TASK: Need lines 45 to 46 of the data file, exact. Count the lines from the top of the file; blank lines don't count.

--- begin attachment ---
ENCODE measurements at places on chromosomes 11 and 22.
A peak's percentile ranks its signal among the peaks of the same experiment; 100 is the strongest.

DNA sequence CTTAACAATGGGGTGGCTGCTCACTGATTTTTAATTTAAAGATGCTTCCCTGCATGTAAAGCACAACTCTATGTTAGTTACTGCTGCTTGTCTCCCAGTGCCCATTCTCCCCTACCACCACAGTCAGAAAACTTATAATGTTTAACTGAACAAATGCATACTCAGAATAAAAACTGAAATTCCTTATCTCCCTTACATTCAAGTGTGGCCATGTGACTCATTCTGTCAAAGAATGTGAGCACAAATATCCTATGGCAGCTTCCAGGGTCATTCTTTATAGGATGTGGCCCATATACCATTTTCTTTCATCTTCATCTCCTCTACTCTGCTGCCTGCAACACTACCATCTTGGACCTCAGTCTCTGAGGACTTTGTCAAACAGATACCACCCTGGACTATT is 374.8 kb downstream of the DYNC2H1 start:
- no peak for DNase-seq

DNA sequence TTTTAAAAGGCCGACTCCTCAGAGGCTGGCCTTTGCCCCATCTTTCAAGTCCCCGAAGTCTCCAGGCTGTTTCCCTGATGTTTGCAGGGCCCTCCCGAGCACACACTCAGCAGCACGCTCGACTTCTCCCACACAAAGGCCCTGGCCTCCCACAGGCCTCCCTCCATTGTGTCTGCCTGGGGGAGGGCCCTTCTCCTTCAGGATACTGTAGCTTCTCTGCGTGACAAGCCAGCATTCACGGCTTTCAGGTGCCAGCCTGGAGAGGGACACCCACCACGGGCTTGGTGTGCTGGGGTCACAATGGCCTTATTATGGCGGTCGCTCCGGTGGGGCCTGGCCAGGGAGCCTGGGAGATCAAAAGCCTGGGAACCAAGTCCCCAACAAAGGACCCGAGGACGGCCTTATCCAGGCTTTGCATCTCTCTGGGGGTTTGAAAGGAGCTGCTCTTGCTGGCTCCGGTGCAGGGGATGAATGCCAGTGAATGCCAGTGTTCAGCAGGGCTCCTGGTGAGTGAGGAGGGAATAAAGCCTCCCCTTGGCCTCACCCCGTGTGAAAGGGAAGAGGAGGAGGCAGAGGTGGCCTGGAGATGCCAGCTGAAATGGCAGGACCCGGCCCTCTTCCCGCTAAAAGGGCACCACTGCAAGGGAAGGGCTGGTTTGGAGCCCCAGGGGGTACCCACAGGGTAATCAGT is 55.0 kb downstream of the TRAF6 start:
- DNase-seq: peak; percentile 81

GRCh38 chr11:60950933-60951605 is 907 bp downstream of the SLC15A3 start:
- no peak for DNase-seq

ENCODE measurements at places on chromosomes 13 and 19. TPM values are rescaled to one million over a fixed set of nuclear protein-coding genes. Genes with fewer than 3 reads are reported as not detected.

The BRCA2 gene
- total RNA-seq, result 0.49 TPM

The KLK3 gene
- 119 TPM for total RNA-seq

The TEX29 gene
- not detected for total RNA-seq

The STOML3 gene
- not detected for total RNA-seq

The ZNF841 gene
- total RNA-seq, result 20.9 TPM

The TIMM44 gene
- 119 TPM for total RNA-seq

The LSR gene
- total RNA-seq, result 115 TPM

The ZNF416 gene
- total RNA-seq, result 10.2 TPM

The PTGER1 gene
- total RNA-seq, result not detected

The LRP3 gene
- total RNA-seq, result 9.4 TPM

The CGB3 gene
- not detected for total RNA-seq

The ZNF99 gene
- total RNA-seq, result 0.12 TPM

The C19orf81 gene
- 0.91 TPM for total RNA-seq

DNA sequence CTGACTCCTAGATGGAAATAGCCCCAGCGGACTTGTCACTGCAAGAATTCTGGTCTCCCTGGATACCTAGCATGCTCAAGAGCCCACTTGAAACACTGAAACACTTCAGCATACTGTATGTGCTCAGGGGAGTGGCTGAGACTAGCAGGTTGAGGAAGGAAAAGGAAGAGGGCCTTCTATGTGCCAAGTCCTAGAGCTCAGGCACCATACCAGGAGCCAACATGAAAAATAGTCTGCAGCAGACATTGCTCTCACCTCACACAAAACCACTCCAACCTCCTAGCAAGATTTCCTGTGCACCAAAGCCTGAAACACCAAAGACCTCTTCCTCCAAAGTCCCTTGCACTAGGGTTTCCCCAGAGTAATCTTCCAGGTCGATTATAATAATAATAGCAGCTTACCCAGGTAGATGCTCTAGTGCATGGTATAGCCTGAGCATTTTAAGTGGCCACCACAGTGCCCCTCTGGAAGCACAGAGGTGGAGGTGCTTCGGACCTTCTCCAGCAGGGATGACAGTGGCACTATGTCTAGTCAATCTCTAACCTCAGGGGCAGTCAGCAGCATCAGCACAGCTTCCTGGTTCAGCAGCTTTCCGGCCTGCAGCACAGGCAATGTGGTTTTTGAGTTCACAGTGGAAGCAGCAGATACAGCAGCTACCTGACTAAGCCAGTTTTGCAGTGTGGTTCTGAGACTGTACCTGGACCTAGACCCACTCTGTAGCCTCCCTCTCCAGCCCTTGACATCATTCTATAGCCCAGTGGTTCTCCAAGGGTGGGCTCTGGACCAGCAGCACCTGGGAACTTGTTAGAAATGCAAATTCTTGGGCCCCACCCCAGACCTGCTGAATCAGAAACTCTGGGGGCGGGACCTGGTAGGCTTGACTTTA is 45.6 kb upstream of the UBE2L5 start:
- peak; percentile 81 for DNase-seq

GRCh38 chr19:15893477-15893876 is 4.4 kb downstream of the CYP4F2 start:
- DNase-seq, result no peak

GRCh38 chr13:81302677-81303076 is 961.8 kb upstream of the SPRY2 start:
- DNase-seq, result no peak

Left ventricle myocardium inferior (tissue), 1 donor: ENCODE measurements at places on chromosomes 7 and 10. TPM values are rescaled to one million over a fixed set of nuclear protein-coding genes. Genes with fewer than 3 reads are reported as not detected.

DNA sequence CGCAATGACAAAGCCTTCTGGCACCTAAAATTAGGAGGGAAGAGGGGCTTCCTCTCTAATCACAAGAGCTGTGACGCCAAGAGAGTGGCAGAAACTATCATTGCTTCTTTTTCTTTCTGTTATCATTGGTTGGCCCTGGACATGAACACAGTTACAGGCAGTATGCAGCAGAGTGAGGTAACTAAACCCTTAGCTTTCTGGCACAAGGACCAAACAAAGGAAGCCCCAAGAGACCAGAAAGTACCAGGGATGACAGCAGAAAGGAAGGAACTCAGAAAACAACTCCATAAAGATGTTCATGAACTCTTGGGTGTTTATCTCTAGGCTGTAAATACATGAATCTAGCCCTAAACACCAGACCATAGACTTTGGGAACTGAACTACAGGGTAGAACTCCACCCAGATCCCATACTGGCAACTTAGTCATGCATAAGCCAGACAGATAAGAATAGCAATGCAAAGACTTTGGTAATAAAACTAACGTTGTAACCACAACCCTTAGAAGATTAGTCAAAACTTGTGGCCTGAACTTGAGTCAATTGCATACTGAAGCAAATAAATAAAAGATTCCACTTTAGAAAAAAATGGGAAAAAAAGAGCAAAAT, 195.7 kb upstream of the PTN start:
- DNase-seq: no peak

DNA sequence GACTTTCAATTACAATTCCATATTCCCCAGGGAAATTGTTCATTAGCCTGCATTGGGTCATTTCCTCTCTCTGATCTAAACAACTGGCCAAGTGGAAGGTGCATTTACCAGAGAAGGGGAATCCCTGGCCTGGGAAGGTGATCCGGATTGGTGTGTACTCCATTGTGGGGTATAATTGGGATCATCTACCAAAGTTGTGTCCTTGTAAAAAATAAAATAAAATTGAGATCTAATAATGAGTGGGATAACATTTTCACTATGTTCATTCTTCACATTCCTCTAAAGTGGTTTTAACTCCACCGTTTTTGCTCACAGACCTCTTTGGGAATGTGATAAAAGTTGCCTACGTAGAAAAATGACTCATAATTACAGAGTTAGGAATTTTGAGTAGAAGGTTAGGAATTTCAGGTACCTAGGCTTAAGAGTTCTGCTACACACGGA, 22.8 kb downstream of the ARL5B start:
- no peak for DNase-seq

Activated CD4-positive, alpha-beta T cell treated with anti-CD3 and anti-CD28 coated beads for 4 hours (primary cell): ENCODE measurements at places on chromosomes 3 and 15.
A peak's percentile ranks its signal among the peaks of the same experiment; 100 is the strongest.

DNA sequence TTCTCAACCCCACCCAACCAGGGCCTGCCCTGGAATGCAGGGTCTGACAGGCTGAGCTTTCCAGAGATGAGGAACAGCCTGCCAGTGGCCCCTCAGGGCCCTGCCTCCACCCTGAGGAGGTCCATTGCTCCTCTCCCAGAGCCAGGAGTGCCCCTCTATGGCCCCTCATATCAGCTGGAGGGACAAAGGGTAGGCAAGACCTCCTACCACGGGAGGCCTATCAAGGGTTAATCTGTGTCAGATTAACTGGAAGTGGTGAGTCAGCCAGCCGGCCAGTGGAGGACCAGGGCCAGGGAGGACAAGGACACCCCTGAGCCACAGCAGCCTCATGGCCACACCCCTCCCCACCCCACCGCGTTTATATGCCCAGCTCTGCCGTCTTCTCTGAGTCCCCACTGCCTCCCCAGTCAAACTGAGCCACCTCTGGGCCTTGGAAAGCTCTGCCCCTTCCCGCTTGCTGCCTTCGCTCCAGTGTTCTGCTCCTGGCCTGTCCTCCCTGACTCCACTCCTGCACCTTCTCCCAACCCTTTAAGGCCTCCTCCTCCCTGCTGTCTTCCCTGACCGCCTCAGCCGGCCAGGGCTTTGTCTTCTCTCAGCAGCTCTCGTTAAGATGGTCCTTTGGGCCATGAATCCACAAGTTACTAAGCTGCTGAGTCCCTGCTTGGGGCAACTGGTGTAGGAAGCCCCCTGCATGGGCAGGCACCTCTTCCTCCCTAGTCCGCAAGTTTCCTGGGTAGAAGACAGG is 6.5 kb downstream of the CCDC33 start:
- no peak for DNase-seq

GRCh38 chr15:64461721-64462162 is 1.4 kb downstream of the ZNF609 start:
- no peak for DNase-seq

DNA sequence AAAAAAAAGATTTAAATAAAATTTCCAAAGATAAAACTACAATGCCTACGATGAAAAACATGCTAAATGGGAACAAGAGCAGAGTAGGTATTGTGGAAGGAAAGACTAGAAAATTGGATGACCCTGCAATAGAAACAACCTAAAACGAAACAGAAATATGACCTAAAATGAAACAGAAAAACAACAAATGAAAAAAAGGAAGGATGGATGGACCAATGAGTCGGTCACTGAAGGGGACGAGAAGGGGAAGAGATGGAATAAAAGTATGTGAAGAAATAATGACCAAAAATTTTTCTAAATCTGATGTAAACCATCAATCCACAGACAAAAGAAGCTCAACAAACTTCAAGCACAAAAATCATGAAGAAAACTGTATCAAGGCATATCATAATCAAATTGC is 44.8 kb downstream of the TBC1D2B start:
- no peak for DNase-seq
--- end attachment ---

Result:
DNA sequence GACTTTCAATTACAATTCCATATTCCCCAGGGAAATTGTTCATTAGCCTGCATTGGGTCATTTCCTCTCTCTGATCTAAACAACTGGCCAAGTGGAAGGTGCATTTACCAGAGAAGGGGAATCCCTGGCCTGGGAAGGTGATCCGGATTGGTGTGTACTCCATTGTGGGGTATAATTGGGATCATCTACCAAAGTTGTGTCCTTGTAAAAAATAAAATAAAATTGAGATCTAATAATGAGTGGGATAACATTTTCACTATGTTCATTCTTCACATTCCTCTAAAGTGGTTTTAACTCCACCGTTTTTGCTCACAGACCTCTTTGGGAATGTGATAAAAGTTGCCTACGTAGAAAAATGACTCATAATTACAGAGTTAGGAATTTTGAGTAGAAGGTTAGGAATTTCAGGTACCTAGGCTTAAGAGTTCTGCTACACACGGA, 22.8 kb downstream of the ARL5B start:
- no peak for DNase-seq